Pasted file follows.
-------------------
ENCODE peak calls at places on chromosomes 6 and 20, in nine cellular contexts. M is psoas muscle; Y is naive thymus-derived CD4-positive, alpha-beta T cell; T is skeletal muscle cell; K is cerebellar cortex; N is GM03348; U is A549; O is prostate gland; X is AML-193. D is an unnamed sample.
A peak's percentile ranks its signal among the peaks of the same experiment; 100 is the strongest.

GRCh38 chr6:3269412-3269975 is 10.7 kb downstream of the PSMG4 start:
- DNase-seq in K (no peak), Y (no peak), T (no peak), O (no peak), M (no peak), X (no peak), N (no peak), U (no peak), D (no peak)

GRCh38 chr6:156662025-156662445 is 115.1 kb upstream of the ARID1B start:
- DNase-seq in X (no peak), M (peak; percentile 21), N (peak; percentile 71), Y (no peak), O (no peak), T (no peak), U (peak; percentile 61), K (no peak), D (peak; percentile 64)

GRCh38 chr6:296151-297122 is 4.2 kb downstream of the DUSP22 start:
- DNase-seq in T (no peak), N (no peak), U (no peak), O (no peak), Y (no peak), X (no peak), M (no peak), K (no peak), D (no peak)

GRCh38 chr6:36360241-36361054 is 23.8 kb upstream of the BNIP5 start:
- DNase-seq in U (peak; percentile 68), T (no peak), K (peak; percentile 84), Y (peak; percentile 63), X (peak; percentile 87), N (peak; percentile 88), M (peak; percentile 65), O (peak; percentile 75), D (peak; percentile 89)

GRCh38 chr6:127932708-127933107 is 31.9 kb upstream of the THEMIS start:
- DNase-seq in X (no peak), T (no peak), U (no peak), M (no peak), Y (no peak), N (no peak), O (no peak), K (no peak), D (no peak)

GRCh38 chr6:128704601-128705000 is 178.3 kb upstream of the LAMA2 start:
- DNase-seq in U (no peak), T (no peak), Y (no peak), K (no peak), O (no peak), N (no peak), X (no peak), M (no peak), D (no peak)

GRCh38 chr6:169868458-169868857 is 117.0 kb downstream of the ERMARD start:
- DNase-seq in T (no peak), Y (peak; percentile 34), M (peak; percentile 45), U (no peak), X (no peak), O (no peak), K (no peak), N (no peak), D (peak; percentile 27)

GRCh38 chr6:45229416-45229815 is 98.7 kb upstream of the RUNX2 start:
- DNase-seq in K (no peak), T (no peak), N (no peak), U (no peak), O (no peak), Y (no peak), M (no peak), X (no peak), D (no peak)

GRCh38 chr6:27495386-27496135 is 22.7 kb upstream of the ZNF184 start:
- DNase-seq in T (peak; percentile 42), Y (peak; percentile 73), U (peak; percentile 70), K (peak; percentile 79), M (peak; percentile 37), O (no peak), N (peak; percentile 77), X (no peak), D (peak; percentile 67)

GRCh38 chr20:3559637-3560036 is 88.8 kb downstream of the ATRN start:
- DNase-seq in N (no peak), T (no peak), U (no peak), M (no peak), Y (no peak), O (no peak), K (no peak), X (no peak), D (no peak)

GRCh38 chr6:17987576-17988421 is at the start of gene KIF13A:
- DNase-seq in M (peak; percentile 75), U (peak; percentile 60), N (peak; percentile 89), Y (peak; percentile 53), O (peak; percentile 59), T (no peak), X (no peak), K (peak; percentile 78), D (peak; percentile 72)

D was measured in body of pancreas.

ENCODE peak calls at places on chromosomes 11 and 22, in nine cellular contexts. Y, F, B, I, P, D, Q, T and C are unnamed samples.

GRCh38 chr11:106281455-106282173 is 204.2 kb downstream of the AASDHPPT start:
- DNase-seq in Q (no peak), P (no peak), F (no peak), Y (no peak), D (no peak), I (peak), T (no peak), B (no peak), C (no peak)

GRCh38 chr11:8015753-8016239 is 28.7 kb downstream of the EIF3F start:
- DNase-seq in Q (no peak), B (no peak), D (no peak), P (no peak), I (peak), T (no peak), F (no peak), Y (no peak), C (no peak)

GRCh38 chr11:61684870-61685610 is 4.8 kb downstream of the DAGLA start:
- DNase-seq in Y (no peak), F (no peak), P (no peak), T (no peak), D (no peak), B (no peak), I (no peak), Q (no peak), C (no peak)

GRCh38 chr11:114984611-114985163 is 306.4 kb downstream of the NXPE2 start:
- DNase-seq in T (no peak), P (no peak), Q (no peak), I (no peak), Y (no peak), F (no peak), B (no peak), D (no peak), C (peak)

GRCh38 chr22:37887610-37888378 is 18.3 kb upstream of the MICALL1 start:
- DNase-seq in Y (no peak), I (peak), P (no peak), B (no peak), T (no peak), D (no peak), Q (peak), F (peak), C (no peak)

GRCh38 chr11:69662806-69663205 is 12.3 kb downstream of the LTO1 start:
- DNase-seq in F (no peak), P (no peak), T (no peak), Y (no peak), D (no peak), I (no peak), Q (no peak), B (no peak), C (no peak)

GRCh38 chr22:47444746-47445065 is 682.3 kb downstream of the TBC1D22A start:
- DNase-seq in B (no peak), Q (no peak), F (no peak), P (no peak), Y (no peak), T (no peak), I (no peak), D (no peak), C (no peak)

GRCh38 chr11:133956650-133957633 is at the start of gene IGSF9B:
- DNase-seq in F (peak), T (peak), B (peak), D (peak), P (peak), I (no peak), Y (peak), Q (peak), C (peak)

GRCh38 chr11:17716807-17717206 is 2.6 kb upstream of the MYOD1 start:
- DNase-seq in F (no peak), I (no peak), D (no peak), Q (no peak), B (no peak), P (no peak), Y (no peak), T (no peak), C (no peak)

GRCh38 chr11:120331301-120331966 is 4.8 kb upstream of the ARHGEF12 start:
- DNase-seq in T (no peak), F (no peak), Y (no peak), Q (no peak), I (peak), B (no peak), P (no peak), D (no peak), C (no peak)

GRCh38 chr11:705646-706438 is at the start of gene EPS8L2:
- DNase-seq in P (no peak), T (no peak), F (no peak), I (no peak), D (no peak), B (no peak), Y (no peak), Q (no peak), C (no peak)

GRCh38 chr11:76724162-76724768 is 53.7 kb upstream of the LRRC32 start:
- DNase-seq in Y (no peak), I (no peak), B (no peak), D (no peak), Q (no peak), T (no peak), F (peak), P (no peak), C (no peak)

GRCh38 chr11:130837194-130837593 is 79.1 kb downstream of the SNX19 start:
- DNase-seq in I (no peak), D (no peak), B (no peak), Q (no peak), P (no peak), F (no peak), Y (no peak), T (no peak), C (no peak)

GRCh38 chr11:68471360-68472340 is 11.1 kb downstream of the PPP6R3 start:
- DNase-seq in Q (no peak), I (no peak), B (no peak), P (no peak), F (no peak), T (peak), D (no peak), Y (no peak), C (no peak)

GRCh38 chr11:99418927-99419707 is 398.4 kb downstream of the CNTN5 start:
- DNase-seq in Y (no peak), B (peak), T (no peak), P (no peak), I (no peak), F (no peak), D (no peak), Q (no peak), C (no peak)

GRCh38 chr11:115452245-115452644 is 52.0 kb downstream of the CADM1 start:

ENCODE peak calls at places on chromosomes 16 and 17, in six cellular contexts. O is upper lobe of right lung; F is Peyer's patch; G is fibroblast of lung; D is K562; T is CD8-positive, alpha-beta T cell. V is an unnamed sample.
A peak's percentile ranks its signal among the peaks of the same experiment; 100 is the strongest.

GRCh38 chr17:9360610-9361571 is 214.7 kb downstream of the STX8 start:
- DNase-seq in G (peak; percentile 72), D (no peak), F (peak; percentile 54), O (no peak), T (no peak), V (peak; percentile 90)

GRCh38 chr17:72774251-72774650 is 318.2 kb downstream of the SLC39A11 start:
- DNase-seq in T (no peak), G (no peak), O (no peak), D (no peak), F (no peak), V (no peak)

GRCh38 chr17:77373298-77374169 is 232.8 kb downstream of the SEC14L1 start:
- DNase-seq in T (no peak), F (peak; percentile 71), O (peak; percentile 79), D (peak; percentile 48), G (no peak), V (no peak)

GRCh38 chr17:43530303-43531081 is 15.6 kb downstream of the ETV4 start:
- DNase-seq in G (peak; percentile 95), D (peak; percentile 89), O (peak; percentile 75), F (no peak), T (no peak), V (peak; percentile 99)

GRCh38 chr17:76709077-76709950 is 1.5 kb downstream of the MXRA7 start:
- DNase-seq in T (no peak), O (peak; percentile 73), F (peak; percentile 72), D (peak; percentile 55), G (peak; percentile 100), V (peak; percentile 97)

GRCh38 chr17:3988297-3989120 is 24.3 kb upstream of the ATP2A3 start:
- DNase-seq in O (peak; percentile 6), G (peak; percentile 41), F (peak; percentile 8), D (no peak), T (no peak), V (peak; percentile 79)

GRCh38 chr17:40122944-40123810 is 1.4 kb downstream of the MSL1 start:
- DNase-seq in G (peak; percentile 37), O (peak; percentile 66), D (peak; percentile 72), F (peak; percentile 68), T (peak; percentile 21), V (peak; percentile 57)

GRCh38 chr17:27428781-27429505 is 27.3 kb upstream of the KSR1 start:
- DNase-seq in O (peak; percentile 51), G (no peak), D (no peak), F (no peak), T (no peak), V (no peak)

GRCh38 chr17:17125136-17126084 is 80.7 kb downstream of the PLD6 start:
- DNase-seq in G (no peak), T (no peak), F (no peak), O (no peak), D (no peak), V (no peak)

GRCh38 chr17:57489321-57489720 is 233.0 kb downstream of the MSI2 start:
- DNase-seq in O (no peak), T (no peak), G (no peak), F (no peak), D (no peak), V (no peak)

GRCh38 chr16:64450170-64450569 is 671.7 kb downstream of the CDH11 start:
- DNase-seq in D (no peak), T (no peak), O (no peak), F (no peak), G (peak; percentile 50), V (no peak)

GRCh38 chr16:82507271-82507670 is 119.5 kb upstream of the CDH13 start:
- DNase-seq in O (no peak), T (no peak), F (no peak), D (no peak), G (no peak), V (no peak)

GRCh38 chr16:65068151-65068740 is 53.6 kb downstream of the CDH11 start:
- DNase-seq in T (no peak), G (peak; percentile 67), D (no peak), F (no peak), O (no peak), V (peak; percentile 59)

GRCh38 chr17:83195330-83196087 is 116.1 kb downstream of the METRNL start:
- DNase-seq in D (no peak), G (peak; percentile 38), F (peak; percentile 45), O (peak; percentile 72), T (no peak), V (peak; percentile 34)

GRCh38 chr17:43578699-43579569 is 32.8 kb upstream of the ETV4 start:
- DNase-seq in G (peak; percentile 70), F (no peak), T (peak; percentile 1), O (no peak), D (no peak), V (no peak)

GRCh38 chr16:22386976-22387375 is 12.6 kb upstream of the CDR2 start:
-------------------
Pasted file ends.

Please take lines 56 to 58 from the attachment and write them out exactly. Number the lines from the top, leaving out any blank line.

- DNase-seq in Y (no peak), B (peak), T (no peak), P (no peak), I (no peak), F (no peak), D (no peak), Q (no peak), C (no peak)

GRCh38 chr11:115452245-115452644 is 52.0 kb downstream of the CADM1 start:

ENCODE peak calls at places on chromosomes 16 and 17, in six cellular contexts. O is upper lobe of right lung; F is Peyer's patch; G is fibroblast of lung; D is K562; T is CD8-positive, alpha-beta T cell. V is an unnamed sample.